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Crows Zero

Crows Zero

Written by Hayley Scanlon on 08 Jun 2012

Distributor MVM Entertainment • Certificate 15 • Price £15.99

Suzuran High is not your average high school. Suzuran High is where all the badass kids end up after their badass antics have seen them expelled from every other school in the city. At this school you will be defined not by your academic prowess, nor by your performance on the sports field - no, at Suzuran what counts is your behaviour in the corridors and hallways. Your standing is defined in a fairly literal way - it’s about where and how you stand and those who stand behind you. The only thing that matters is being the top dog; the guy with the fists that have beaten every other contender into submission.

Yes, Suzuran High is a school for little Yakuza. It might as well be called Yakuza Academy and have done with it - on graduating students will be finding employment based on their affiliations and placement in the pack whilst at school. New boy Genji (Shun Ogata) has picked Suzuran High for just this reason. Determined to do what his yakuza boss father never could, Genji hopes that by ruling Suzuran he will prove himself worthy of one day taking over the family business. However, present tough guy Tamao Serizawa (Takayuki Yamada) might have something to say about that, not to mention the other dozens of hopefuls in contention. It’s going to take more than raw muscle to win this fight, there may be other lessons that have to be learned if anyone is going to conquer and rule Suzuran.

As you might expect from that synopsis, this is a very male-oriented film. It’s full of angry, testosterone fuelled adolescents desperate to prove their manliness through physical dominance. The fights, which do take up a lot of the screen time, are very impressively done - the heavy stylisation is an excellent way of baring out the story’s manga origins. Even so, it’s not wall-to-wall fighting, as there’s also room for the traditional high school tropes of male bonding and difficult friendships. As the teenage years often are it’s somewhat melodramatic, but what Miike has managed to accomplish is to reflect in a very real way just how exaggeratedly important everything feels to the average seventeen year old.

In fact, it’s just this awareness that contributes to the humourous tone of the film. There’s something almost funny about watching all of these tough guys striking poses and posturing in their almost boybandesque get up, not to mention some totally ridiculous hairstyles. Everything is played so seriously that it's easy to see the inherent comedy of the situation. Add in some slapstick and some very odd situations - like a tough guy Yakuza wannabe getting totally stressed out about the world of dating - and you’ve got yourself a very funny, if slightly odd, film.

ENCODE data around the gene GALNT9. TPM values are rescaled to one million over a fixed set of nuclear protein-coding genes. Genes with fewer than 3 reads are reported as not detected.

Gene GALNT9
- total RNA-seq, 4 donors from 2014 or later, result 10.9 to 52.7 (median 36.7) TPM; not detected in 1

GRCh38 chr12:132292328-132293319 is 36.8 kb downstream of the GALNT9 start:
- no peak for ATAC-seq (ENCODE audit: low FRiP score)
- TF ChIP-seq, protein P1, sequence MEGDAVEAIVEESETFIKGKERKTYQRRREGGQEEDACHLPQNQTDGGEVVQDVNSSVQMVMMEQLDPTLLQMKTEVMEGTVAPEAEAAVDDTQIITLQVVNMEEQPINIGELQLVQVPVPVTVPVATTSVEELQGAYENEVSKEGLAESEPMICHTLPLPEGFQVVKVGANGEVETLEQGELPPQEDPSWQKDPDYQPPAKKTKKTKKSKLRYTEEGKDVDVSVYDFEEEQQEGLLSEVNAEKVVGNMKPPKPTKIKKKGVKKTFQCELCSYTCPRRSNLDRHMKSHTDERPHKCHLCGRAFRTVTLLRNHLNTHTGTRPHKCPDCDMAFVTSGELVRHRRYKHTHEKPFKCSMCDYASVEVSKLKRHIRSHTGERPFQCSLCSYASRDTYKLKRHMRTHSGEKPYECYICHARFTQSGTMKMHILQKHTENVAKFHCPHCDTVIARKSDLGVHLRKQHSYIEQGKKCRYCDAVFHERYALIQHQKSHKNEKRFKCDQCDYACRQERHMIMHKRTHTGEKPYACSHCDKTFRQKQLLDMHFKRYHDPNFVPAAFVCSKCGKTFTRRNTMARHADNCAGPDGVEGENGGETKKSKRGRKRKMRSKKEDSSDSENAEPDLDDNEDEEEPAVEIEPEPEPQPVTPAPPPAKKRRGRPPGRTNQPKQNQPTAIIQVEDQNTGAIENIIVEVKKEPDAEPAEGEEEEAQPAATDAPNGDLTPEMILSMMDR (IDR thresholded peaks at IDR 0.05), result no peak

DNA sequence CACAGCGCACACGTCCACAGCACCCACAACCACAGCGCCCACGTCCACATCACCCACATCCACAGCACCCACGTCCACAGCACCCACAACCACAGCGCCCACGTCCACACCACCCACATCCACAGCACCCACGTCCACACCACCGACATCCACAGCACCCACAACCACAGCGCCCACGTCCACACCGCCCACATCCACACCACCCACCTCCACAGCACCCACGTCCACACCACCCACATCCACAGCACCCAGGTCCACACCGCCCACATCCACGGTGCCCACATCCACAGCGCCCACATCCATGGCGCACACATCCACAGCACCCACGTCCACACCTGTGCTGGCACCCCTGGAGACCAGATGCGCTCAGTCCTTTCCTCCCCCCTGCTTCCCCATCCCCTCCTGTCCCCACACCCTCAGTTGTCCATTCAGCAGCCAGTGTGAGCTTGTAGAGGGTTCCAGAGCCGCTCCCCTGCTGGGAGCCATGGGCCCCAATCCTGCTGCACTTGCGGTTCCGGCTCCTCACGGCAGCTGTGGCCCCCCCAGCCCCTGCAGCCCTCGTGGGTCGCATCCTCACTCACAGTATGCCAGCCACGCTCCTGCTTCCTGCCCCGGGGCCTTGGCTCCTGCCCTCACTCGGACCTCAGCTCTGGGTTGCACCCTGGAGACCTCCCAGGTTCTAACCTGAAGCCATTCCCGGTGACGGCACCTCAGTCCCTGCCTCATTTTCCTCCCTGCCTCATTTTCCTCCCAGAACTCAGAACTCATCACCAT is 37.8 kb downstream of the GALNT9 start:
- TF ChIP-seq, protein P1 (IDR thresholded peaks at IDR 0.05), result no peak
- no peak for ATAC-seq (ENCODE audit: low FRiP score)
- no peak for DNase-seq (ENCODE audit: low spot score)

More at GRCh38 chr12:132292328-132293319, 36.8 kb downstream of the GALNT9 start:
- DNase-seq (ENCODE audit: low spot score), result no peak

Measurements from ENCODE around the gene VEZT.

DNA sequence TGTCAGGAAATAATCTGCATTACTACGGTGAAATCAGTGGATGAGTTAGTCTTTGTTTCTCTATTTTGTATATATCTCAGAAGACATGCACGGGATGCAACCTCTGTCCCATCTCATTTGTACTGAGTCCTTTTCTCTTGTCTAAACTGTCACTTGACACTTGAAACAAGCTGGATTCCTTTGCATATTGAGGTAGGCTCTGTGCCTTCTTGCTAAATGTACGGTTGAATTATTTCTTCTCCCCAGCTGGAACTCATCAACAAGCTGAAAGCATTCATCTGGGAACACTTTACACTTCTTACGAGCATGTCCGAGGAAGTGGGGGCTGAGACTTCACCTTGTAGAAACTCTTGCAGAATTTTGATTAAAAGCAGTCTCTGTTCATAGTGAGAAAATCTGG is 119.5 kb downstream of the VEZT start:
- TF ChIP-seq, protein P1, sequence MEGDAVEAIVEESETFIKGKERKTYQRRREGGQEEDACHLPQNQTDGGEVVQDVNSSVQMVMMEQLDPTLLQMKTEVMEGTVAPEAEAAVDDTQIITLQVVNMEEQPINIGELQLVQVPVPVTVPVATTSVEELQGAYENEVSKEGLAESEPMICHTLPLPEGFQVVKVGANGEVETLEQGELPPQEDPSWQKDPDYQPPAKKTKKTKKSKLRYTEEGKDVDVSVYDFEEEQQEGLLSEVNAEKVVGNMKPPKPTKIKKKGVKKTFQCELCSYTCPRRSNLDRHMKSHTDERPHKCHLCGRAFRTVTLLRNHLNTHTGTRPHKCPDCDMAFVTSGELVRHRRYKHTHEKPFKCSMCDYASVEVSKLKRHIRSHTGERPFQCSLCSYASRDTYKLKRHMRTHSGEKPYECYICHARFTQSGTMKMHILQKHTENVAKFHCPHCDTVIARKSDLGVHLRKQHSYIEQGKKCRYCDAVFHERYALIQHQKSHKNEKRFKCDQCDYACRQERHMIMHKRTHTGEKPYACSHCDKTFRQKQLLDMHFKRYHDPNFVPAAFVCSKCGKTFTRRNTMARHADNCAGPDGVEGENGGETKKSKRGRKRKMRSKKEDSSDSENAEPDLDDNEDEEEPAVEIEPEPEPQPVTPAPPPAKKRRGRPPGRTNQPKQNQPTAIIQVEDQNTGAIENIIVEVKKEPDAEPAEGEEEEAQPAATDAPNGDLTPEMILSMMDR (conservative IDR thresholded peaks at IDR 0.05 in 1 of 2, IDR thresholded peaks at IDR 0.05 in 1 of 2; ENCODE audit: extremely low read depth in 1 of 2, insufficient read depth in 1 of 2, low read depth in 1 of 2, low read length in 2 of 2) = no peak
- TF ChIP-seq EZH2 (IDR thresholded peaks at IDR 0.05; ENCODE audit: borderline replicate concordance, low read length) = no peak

Even though there are an immense number of characters and sub-plots, Miike’s steady hand never loses track of what’s going on or lets the audience get confused. We come to know the two central characters quite quickly and they both get a decent slice of character development throughout the film. Genji starts off as an aloof, mindless fist machine and ends up a level-headed leader of men whereas Serizawa starts off as a win at all costs tough guy who comes to see what’s really important. Perhaps the biggest surprise is the most rubbish Yakuza to ever grace the screen, Ken, who ends up becoming something of a mentor to Genji. Close to the beginning of the film we think we see him utter a sentence which trails off but has a conclusion that seems obvious. However, later in the film we learn that we were mistaken and the completion of that early sentence is something totally unpredictable - it is at once both truly surprising and surprisingly moving.

Like many of Miike’s films, Crows Zero is consciously larger than life and takes place in an almost cartoonishly surreal universe but nevertheless succeeds in creating genuinely engaging characters and dynamics. Mostly it’s just a fun film about teenage boys endlessly fighting (but never really getting hurt) but underneath all that there is a deeper message about the futility of violence and the utter pointlessness of the quest to be top dog - after all, even if you win there will always be more guys wanting to take it from you. Its gleeful mocking of teenage angst might not please everyone but Crows Zero is certainly worth checking out just for the masterful way it weaves high drama with fairly ridiculous comedy. You might think you’ve seen all this before but trust me, you haven't seen it presented like this.


Japanese with English Subtitles.

Superbly slick action and engaging, larger than life characters combine to make Crows Zero a very enjoyable experience.


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